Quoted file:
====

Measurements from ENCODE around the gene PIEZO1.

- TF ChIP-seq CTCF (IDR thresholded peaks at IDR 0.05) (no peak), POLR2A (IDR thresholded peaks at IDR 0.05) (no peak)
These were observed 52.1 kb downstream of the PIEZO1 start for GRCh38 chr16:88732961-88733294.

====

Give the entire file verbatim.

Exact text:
Measurements from ENCODE around the gene PIEZO1.

- TF ChIP-seq CTCF (IDR thresholded peaks at IDR 0.05) (no peak), POLR2A (IDR thresholded peaks at IDR 0.05) (no peak)
These were observed 52.1 kb downstream of the PIEZO1 start for GRCh38 chr16:88732961-88733294.